Japanese Shipowner Apologizes for Suez Canal Grounding
Shoei Kisen, the Japanese owner of a containership stuck in the Suez Canal that is holding up potentially billions of dollars of traded goods, apologized on Thursday and added that it was working toward a resolution of the situation.
It said getting the ship moving was “extremely difficult”, but that there were no injuries or oil spillage caused by it running aground.
“We sincere apologize for causing a great deal of concern,” the company said in an English statement more than 24 hours after the grounding.
It said there were 25 crew on board, all of them of Indian nationality. The ship was fully laden with consumer goods bound for European markets in 20,000 standard shipping containers.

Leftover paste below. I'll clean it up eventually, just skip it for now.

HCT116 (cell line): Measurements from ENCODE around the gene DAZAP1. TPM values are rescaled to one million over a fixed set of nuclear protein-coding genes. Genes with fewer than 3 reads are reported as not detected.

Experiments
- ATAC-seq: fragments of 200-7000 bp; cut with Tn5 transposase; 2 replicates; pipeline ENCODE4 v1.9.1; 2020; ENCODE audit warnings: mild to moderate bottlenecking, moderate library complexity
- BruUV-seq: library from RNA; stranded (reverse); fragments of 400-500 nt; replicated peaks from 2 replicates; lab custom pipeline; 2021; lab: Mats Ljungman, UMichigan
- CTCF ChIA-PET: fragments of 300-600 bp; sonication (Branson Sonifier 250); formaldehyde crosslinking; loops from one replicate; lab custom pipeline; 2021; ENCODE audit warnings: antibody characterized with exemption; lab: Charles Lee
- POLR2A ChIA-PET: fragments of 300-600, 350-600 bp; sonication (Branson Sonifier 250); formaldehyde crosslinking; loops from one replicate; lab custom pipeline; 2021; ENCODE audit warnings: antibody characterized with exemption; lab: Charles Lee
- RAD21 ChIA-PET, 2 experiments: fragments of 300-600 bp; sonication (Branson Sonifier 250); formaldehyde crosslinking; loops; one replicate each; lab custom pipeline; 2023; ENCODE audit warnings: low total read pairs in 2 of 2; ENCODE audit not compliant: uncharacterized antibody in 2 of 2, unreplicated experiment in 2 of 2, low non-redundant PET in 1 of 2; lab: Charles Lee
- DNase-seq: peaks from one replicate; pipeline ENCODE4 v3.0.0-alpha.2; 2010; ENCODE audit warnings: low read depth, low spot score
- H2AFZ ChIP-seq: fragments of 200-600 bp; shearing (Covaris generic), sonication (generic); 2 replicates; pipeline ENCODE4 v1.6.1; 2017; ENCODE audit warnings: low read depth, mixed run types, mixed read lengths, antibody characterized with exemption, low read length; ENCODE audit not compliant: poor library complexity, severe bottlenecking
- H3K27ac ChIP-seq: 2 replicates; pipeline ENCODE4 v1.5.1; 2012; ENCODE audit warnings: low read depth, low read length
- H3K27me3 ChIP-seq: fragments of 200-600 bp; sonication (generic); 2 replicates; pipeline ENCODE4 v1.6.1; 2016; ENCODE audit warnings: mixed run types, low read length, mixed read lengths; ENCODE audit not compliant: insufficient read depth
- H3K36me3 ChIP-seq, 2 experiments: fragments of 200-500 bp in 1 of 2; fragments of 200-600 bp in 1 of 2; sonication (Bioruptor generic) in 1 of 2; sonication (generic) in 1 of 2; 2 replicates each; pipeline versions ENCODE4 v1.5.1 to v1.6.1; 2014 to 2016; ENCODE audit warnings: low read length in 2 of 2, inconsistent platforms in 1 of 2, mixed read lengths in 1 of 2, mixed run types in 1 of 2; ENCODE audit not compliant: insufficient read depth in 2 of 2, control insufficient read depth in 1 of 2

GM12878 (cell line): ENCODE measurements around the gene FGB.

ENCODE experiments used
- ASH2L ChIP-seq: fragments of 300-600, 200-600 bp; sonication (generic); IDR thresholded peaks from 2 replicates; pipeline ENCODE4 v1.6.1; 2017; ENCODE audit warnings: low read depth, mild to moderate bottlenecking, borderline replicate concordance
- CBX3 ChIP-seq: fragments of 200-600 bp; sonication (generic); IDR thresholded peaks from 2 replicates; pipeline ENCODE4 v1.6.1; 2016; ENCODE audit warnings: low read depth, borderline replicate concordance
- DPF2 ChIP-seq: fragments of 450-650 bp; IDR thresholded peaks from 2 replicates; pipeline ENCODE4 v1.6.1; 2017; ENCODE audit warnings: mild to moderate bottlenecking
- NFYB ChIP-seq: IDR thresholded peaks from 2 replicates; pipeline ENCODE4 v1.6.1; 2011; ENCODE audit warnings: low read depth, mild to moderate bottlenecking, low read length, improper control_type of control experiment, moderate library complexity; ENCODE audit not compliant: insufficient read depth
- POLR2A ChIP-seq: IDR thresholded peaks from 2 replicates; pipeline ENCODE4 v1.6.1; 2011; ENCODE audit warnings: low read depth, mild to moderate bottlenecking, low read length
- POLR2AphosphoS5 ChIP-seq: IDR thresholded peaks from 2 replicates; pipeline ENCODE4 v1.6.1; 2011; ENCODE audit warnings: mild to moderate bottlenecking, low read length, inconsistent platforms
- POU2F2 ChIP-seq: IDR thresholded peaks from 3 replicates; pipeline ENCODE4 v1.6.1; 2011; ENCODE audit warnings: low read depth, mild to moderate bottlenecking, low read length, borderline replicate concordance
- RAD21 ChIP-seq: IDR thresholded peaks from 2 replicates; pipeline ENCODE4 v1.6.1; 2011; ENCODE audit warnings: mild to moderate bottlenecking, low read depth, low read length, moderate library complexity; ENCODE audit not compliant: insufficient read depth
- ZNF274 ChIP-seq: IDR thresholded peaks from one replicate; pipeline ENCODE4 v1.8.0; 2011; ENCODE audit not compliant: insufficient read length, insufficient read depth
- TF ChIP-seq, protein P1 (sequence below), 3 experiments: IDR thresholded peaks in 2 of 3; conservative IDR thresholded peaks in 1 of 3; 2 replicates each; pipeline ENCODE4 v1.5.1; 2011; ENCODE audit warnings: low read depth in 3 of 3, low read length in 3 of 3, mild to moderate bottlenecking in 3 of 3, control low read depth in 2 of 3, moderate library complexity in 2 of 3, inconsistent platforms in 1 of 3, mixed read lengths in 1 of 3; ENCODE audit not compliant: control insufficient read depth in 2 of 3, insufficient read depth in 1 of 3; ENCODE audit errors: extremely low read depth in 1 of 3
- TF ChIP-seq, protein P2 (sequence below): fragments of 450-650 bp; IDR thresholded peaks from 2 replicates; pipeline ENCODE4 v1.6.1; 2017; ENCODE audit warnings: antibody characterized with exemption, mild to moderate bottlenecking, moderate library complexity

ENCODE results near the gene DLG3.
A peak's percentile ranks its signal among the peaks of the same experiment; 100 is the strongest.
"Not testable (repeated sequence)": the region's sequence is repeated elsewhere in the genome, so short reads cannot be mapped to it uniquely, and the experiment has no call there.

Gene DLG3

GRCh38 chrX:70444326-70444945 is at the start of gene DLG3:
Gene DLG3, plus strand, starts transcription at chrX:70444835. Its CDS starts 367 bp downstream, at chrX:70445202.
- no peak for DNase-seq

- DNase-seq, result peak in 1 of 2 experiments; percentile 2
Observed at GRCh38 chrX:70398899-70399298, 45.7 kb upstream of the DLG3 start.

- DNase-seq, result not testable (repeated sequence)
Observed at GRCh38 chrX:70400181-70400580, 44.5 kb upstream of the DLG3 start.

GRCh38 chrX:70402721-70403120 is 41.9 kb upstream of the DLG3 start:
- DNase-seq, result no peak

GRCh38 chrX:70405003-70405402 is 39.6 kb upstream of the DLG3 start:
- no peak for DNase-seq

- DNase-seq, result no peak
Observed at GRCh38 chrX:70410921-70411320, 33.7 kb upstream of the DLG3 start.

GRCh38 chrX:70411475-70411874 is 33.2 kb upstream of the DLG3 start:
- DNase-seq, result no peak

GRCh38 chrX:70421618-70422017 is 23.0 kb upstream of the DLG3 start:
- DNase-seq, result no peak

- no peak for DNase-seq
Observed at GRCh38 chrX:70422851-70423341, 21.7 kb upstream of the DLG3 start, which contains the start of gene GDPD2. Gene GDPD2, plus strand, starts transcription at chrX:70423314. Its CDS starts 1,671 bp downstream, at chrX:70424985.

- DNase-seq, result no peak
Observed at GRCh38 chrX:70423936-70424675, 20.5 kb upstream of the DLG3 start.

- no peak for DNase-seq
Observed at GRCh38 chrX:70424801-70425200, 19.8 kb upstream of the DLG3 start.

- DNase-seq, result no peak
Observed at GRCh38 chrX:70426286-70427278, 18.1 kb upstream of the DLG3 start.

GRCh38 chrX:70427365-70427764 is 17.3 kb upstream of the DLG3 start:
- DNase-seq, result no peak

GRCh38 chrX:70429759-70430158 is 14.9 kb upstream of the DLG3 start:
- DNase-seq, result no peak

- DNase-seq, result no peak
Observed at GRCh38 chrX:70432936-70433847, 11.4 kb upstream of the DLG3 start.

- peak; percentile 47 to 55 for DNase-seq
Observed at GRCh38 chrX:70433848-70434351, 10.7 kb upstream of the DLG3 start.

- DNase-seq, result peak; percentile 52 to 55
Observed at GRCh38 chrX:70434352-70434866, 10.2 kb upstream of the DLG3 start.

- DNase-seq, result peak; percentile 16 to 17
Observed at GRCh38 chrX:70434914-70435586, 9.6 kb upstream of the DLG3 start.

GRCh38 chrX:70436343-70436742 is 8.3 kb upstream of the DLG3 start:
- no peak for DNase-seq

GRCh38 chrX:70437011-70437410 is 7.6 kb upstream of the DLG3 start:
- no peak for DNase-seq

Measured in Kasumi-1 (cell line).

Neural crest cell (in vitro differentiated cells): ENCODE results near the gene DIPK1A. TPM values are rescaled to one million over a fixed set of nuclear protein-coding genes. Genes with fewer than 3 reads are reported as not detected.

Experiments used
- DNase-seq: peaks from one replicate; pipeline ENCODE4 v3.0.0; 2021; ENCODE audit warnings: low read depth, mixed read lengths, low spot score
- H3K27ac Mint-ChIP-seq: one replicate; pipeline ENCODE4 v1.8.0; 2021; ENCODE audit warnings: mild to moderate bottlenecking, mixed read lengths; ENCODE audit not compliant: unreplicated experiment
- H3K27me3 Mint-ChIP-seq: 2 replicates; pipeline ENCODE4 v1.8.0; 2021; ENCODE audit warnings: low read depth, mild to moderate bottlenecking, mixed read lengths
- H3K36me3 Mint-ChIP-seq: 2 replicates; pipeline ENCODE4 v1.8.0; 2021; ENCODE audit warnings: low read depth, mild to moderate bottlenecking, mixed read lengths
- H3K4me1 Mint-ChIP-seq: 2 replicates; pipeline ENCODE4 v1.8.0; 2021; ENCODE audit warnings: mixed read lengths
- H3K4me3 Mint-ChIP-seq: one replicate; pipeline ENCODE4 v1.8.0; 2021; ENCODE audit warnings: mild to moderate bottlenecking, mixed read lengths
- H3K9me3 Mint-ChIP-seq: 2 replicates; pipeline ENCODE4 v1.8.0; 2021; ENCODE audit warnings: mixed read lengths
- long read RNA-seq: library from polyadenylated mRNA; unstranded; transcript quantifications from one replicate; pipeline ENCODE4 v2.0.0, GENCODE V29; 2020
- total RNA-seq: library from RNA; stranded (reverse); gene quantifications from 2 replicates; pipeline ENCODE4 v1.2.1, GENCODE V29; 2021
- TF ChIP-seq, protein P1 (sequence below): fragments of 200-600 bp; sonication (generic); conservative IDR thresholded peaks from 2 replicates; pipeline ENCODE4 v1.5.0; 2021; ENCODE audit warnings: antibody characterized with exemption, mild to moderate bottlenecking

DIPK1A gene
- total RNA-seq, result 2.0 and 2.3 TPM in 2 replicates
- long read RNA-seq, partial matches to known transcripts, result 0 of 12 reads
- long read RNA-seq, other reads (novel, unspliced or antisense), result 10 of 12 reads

The specialist salvage company in charge of trying to get the ship moving describes it like a “beached whale”. The 400 meter containership has resisted attempts to get it to move off the sandy edge of a narrow portion of the Canal.
The ship wedged against the edge of the Canal after losing control of steering in high winds.
Shoei Kisen and insurers of the ship, one of the world’s largest ever stuck in the Suez Canal, face claims totaling millions of dollars, even if it is refloated quickly, industry sources said on Wednesday.
(Reporting by Sakura Murakami and Aaron Sheldrick; Editing by Clarence Fernandez and Philippa Fletcher)